In spring last year, a thesis falsification case was reported, with former director of Academia Sinica’s Institute of Biological Chemistry and distinguished research fellow Chen Ching-shih (陳慶士) found falsifying data and committing research misconduct.
After an investigation that took more than a year, the Ministry of Science and Technology shared their findings, which, surprisingly, not only concealed Chen’s name, but also issued a light penalty, suspending his rights for only five years and retracting NT$600,000 (US$19,367) in grant money. Academia Sinica itself remains silent.
In connection to this breach of academic ethics, many issues immediately come to mind:
First, from being hired by Academia Sinica in 2014 to his resignation after the case was exposed last year, Chen served as a full-time distinguished researcher and director of the institute, with a monthly salary of probably several hundred thousand NT dollars. During this period, he was also a professor at Ohio State University.
Second, Chen was in charge of more than NT$40 million in ministry research grants for projects he led, but the amount of internal Academia Sinica funds that he was in charge of or in direct control of during his years of service there remain unknown.
Third, Chen is likely to have participated in many large domestic research programs and served as judge or reviewer for academic awards. Who might have benefited from his judgement and who might have encountered their downfall because of it?
Academia Sinica and the ministry have an undeniable responsibility to publish a detailed report addressing these issues.
The case brings to mind a forgery scandal from November 2016, when medical research papers published by National Taiwan University (NTU) professor Kuo Min-liang’s (郭明良) research team were reported to contain forged research using duplicated images. Although many people were dissatisfied with how the case was handled, NTU made a good effort by holding several news conferences and issuing statements during the investigation to explain its progress.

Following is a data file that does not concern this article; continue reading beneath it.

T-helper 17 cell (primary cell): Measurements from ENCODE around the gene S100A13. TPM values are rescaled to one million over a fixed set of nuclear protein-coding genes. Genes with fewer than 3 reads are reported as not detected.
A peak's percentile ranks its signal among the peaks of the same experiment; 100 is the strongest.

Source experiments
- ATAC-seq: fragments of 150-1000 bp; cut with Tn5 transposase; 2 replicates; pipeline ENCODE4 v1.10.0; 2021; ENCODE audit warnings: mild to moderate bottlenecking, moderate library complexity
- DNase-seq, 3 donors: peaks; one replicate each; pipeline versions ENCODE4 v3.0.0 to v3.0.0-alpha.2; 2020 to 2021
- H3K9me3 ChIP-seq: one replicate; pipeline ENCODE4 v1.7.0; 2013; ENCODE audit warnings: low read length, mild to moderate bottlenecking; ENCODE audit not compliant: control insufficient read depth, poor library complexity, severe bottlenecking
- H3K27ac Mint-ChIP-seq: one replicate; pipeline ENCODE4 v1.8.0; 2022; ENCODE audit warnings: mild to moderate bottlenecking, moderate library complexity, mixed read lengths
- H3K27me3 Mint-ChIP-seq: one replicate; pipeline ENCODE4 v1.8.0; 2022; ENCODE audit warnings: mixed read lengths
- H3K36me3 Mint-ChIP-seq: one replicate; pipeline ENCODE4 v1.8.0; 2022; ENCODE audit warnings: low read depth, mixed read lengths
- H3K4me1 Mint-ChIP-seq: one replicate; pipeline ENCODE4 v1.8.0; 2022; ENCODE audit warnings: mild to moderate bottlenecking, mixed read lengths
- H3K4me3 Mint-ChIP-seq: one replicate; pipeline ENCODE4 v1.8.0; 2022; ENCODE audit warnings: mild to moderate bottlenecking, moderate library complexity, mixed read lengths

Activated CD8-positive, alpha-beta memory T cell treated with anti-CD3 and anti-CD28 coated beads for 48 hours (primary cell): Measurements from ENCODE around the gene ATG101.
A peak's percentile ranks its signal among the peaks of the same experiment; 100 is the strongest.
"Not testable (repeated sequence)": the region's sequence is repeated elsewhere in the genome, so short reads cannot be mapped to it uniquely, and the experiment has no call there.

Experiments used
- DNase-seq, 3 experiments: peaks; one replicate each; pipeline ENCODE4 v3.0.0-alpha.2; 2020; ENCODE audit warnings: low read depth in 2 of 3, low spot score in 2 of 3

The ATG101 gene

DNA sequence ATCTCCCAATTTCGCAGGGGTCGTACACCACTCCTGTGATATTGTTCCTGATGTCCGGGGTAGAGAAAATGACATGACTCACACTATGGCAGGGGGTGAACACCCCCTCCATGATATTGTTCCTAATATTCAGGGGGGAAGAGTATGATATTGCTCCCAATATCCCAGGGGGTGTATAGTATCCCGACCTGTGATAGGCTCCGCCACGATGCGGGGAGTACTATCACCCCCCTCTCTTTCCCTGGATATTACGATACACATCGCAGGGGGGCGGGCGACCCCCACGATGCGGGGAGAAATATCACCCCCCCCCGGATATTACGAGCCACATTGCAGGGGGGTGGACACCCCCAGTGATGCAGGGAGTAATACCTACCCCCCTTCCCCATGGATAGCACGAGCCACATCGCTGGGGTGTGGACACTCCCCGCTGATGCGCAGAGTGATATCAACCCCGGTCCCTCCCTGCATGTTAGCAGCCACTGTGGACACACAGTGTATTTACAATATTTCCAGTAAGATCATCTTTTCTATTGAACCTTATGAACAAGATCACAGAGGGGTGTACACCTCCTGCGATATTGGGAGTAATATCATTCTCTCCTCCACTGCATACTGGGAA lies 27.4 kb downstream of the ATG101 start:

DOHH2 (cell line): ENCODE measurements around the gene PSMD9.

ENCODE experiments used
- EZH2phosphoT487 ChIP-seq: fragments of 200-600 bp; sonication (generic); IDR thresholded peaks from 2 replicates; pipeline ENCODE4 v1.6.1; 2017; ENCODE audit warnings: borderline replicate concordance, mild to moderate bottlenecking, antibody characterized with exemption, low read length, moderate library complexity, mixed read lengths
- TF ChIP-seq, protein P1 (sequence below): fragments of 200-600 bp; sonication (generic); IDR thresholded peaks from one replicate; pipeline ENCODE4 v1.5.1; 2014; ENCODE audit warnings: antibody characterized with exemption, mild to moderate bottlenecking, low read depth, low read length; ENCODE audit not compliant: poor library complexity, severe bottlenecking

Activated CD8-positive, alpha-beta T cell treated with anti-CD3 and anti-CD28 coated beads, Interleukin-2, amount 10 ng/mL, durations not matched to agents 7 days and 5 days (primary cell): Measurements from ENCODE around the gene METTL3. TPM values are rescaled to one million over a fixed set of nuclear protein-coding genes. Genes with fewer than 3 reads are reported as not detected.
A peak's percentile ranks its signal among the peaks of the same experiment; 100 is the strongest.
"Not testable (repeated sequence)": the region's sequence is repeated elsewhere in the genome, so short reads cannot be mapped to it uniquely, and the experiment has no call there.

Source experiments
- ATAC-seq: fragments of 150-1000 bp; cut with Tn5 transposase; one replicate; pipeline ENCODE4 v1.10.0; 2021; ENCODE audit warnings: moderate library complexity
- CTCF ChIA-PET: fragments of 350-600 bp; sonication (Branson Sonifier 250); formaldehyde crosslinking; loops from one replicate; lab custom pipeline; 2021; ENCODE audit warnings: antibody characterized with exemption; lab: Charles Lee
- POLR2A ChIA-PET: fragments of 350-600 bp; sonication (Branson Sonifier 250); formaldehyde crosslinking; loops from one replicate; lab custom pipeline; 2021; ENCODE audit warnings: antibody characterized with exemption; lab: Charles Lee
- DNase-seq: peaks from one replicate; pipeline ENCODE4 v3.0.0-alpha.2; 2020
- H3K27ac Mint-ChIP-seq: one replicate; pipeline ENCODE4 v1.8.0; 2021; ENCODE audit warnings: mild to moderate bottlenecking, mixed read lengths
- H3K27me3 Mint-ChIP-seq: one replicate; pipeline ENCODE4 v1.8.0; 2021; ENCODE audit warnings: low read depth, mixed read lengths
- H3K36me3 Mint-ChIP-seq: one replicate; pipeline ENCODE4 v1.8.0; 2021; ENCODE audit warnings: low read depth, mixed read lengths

Within a few months, NTU released an investigation report of more than 100 pages that showed the results in detail. The investigation process was bumpy and jerky, but it was a great step forward in how academic ethics issues are handled in Taiwan. Unfortunately, those lessons have faded from the public’s mind.
However, the past should not be forgotten, but should be a lesson and guide. The purpose of scientific research is to search for the truth and to resolve the profound mystery of how matters interact and function in the realms of nature and the universe. The spirit of science is to seek the truth.
Hopefully Academia Sinica — Taiwan’s most prestigious academic research institution — will soon release a professional and comprehensive report of the investigation into Chen’s case.
Lin Juhn-jong is a professor at National Chiao Tung University’s Institute of Physics and Department of Electrophysics.
Translated by Chang Ho-ming
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